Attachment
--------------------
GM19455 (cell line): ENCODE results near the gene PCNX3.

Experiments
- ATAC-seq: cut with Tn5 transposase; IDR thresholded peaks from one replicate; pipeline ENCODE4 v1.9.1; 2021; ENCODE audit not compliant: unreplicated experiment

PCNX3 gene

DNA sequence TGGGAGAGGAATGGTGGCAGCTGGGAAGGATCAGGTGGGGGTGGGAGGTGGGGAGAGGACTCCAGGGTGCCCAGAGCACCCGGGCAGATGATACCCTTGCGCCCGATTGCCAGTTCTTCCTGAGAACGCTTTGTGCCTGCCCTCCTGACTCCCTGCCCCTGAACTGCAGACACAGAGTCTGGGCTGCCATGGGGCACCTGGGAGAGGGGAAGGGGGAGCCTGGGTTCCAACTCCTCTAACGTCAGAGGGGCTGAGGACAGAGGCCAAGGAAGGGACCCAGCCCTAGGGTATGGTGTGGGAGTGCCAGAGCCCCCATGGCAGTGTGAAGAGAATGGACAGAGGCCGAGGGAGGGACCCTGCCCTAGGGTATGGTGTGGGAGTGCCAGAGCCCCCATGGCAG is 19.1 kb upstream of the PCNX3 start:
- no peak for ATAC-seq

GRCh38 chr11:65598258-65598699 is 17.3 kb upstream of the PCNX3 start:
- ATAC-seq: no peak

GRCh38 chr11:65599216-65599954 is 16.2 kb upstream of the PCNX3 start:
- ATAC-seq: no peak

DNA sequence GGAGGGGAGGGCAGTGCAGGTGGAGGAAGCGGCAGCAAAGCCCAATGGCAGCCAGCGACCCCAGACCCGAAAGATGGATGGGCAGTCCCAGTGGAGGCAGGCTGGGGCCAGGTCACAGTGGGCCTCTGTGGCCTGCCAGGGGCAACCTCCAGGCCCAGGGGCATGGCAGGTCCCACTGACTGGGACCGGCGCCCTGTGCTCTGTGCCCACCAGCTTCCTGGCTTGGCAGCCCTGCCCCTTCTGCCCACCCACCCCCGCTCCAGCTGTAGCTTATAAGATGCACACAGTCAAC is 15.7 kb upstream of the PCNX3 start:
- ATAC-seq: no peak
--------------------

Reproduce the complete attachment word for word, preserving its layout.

GM19455 (cell line): ENCODE results near the gene PCNX3.

Experiments
- ATAC-seq: cut with Tn5 transposase; IDR thresholded peaks from one replicate; pipeline ENCODE4 v1.9.1; 2021; ENCODE audit not compliant: unreplicated experiment

PCNX3 gene

DNA sequence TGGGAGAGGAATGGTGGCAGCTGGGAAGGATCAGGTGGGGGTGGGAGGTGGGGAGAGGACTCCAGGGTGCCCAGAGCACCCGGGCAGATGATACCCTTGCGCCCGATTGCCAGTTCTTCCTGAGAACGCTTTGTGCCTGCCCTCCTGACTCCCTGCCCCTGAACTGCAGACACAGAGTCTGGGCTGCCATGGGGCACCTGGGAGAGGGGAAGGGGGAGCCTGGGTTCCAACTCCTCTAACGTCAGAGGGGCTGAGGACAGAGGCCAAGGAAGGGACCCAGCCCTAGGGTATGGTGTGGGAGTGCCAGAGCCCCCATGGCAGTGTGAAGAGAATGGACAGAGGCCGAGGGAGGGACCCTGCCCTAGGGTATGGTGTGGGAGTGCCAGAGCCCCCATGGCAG is 19.1 kb upstream of the PCNX3 start:
- no peak for ATAC-seq

GRCh38 chr11:65598258-65598699 is 17.3 kb upstream of the PCNX3 start:
- ATAC-seq: no peak

GRCh38 chr11:65599216-65599954 is 16.2 kb upstream of the PCNX3 start:
- ATAC-seq: no peak

DNA sequence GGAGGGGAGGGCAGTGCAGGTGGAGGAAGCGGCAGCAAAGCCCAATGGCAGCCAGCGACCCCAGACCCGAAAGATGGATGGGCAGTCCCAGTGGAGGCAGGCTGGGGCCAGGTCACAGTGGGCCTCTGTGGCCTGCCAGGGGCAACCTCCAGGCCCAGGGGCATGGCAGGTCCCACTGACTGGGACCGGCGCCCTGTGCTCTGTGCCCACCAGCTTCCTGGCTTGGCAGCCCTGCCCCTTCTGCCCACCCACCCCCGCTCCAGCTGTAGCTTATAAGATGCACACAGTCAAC is 15.7 kb upstream of the PCNX3 start:
- ATAC-seq: no peak